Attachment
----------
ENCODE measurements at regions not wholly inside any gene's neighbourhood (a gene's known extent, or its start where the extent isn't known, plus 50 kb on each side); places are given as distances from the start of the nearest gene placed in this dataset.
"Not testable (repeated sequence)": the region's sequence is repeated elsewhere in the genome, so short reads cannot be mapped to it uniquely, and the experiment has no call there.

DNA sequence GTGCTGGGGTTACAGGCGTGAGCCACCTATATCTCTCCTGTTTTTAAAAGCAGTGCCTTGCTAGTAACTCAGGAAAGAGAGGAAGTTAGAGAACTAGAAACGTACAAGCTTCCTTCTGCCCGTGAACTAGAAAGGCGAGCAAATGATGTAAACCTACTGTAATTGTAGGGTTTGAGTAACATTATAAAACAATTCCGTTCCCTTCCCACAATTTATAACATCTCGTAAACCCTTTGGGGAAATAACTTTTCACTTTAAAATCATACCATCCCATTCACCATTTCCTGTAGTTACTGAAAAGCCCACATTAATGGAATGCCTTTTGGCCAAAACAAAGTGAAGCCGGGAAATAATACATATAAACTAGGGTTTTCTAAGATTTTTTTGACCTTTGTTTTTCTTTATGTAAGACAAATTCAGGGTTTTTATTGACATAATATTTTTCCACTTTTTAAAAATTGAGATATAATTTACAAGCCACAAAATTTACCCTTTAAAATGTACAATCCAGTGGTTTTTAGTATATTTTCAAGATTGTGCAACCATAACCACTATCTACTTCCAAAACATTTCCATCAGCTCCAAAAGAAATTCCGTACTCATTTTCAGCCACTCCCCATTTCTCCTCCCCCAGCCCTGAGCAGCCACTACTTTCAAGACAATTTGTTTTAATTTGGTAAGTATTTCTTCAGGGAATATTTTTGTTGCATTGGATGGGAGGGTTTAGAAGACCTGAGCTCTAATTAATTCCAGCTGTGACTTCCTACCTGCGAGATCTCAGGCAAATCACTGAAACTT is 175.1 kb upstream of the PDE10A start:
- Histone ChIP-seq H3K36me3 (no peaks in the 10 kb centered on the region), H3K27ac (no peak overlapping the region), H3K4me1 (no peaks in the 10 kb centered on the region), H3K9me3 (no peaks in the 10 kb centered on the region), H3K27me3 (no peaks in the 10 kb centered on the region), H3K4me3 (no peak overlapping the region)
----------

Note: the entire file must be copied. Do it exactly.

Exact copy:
ENCODE measurements at regions not wholly inside any gene's neighbourhood (a gene's known extent, or its start where the extent isn't known, plus 50 kb on each side); places are given as distances from the start of the nearest gene placed in this dataset.
"Not testable (repeated sequence)": the region's sequence is repeated elsewhere in the genome, so short reads cannot be mapped to it uniquely, and the experiment has no call there.

DNA sequence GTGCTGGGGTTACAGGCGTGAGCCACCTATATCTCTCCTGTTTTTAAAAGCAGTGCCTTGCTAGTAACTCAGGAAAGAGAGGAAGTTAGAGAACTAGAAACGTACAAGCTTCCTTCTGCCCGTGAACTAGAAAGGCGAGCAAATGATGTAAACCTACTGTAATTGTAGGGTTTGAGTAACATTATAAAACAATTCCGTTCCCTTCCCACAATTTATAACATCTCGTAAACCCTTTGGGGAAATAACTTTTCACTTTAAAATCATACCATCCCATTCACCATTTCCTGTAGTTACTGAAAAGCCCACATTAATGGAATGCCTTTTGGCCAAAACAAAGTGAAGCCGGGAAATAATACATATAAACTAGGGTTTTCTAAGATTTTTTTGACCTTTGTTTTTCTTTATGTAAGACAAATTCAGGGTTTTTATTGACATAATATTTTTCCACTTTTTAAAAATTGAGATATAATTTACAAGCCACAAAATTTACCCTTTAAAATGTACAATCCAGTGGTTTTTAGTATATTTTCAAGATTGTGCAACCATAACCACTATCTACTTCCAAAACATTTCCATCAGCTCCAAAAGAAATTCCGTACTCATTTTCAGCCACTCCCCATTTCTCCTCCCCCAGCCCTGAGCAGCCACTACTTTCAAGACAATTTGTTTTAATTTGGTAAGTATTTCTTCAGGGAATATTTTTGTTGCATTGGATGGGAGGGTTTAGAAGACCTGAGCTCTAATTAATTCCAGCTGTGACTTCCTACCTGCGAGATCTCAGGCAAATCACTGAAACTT is 175.1 kb upstream of the PDE10A start:
- Histone ChIP-seq H3K36me3 (no peaks in the 10 kb centered on the region), H3K27ac (no peak overlapping the region), H3K4me1 (no peaks in the 10 kb centered on the region), H3K9me3 (no peaks in the 10 kb centered on the region), H3K27me3 (no peaks in the 10 kb centered on the region), H3K4me3 (no peak overlapping the region)